Lloyd signed four talented freshmen, but they are undeveloped, so he supplemented his roster with a pair of older transfers: Courtney Ramey, a 6-3 super senior from Texas who had 21 points in the semifinal win over San Diego State, and Cedric Henderson, a 6-6 grad transfer who developed a high basketball IQ while playing in a Princeton-style offense at Campbell. “All those new guys are going to make a huge jump in the next couple of months as they get used to our system,” he says. “That’s the way we look at it. If everyone gets better individually, it really helps the group.”

Keep your eyes on Tucson, folks. We’ve got a developing story here.

Other Hoop Thoughts

• We knew it wouldn’t be easy following Jay Wright at Villanova, but it’s hard to imagine the Wildcats getting off to a worse start in Kyle Neptune’s first season. Villanova had a rough time at the Phil Knight Invitational in Portland, where it lost all three games, including by 12 to Portland and by seven to an Oregon squad that was down to six scholarship players. Throw in losses to Michigan State and Temple, and this squad is 2-5.

There’s no single reason for the debacle, but it has been startling to see Villanova get negligible production from its point guards, the position that has defined this program for so long. Chris Arcidiacono, the senior starter, is averaging 3.7 points and 2.2 assists, and the backup, freshman Mark Armstrong, has had two assists all season. True, the Wildcats were depending on five-star freshman Cam Whitmore, a 6-7 wing who has not played yet because of thumb surgery and should be back soon, and they are hoping to get 6-4 senior Justin Moore back from his Achilles injury later this season. And yes, it’s still November. But it will soon be December, and as Yogi Berra used to say, it’s getting late early around here. Villanova has a lot of work to do if it’s going to avoid missing out on the NCAA Tournament for the second time since 2004.


Hamilton: Villanova is just not Villanova right now

• After several weeks of very little news — and none of it good — it appears that Arkansas freshman forward Nick Smith Jr. is finally ready to make his season debut. The No. 3-ranked recruit in the Recruiting Services Consensus Index, Smith has been withheld from competition for what is being described as “right knee management.” But he finally started doing small group workouts after the Razorbacks got back from the Maui Invitational, and if everything checks out, he could play Monday night in Arkansas’ home game against Troy. If he doesn’t play Monday, he’ll almost certainly play on Saturday against San Jose State. That’s the hope and expectation in Fayetteville at the moment. Meanwhile, Smith’s classmate, Anthony Black, has been absolutely stellar (he averaged 22.3 points and 4.3 assists during three games in Maui), and Eric Musselman is getting lots of pop from transfers Ricky Council IV (Wichita State) and Trevon Brazile (Missouri). Throw in arguably the nation’s top freshman, and you’ve got a very, very potent squad.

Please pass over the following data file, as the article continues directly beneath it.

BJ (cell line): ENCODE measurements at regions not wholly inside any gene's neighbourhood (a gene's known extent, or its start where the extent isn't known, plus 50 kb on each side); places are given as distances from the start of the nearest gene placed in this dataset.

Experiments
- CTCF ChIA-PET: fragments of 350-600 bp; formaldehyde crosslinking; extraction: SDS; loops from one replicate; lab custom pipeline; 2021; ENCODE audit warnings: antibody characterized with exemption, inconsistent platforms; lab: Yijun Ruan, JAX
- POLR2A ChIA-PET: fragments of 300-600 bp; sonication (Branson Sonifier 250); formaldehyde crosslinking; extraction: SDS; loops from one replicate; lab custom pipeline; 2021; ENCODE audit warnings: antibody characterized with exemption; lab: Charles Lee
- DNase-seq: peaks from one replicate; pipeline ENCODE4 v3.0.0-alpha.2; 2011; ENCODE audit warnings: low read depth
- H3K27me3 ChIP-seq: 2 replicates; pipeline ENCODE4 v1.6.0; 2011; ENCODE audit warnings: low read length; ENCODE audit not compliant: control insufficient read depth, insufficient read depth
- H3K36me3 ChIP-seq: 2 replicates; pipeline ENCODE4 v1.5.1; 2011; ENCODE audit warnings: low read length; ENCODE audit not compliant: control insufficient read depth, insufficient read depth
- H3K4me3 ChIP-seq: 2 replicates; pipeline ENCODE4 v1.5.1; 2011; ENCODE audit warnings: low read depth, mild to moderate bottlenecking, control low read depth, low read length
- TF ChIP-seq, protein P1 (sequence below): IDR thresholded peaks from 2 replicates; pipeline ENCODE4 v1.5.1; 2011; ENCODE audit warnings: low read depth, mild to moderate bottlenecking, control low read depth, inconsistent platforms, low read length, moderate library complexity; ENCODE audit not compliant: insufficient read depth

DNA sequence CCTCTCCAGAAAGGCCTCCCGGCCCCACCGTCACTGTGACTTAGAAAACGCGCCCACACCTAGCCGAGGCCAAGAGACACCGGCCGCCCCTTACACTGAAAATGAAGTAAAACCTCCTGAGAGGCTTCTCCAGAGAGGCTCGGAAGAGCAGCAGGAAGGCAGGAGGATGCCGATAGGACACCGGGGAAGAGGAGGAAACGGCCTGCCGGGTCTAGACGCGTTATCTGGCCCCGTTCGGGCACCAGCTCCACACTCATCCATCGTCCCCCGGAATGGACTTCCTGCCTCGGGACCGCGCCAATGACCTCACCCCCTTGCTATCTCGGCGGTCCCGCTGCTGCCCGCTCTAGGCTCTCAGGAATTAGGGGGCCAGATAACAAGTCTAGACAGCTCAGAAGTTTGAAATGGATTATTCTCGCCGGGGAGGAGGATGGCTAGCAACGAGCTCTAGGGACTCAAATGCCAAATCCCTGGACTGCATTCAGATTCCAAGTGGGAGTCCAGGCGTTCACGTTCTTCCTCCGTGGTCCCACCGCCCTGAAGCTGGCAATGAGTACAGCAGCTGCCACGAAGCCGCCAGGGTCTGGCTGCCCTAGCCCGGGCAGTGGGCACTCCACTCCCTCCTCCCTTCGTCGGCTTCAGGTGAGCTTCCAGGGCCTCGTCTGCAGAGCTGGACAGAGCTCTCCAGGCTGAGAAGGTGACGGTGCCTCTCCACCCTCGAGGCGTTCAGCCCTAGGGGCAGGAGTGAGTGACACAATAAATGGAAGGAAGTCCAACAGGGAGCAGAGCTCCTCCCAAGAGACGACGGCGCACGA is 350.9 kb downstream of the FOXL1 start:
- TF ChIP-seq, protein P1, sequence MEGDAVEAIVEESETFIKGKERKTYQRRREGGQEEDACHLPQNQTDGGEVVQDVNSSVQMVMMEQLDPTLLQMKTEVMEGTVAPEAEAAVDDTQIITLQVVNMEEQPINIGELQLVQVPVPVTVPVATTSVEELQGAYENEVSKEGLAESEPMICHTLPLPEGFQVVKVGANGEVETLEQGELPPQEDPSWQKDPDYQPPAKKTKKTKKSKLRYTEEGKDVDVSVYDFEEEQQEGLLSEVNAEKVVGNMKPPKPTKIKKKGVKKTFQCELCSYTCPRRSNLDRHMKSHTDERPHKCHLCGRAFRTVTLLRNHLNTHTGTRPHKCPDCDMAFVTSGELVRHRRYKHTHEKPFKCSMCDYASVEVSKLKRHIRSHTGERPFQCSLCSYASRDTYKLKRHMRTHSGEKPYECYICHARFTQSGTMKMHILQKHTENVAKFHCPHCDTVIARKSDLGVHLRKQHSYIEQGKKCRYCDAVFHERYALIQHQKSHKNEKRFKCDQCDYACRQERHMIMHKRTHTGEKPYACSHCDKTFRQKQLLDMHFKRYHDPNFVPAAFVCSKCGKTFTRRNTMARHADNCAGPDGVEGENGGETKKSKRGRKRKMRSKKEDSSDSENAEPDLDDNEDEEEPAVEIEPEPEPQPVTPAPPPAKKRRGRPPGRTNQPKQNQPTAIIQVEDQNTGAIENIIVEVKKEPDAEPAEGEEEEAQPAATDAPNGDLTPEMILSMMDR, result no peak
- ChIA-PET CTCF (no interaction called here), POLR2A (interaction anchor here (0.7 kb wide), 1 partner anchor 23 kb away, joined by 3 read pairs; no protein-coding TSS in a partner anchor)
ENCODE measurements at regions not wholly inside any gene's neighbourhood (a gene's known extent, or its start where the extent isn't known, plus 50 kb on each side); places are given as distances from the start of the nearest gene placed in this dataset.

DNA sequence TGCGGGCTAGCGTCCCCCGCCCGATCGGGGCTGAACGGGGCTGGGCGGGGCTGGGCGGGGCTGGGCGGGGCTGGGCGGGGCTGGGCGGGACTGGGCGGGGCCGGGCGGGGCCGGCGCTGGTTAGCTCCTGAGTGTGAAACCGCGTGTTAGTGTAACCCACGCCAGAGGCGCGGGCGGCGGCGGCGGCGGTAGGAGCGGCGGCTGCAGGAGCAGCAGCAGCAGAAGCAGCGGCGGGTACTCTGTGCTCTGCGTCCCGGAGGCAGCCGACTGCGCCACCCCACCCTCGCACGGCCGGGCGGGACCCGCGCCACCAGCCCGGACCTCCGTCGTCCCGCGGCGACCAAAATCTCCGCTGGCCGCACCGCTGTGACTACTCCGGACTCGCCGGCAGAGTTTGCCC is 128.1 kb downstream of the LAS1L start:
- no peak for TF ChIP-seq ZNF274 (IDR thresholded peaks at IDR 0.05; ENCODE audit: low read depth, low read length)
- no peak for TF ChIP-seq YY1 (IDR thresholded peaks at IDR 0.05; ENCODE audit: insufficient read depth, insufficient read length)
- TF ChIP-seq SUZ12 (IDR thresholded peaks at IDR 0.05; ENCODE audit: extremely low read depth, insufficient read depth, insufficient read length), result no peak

Ohio State’s Justice Sueing returned to his pre-injury form in Maui. (Darryl Oumi / Getty Images)

• Speaking of Maui, there may not have been a happier player in that tournament than Justice Sueing, Ohio State’s 6-7 super senior forward who scored a career-high 33 points in Wednesday’s win over Texas Tech. Through six games he is averaging 14.5 points and 4.8 rebounds for the 5-1 Buckeyes. Sueing missed all of last season because of a hernia injury. He had surgery in the spring and missed most of the summer while he recovered. Not only is he back to playing the way he did before he got hurt, but Sueing is a native of Honolulu, and his mother, Jennifer Le’i, was able to watch him play in person for the first time since before the COVID-19 pandemic. “She was full of smiles, man,” Sueing told me by phone on Sunday. “I’ve been 100 percent physically for a couple of months, but it’s been difficult trying to get past that mental block. I’m finally at the point where I’m not even thinking about it. I’m just out there hooping, and it feels great.”

• TCU got its biggest win of the season on Saturday, when it knocked off No. 25 Iowa, 79-66, at the Emerald Coast Classic in Florida. Even better, that was the team’s sixth game, which means that Damion Baugh can finally play. A 6-4 senior guard who was the team’s second-leading scorer last season, Baugh had to serve a six-game suspension because he signed with a non-NCAA certified agent when he tested the NBA Draft waters last spring. TCU’s best player, Mike Miles Jr., is back from a two-game absence from a left foot injury, and another starter, 6-7 senior forward Emanuel Miller, has missed the last two games with a back injury but should be healthy again soon. The Horned Frogs entered the season ranked 14th in the preseason AP poll, their highest spot ever, but they fell out of the rankings after they lost by one to Northwestern State sans Miles. Once TCU gets to full strength, it will be well-positioned to fulfill the considerable preseason hype.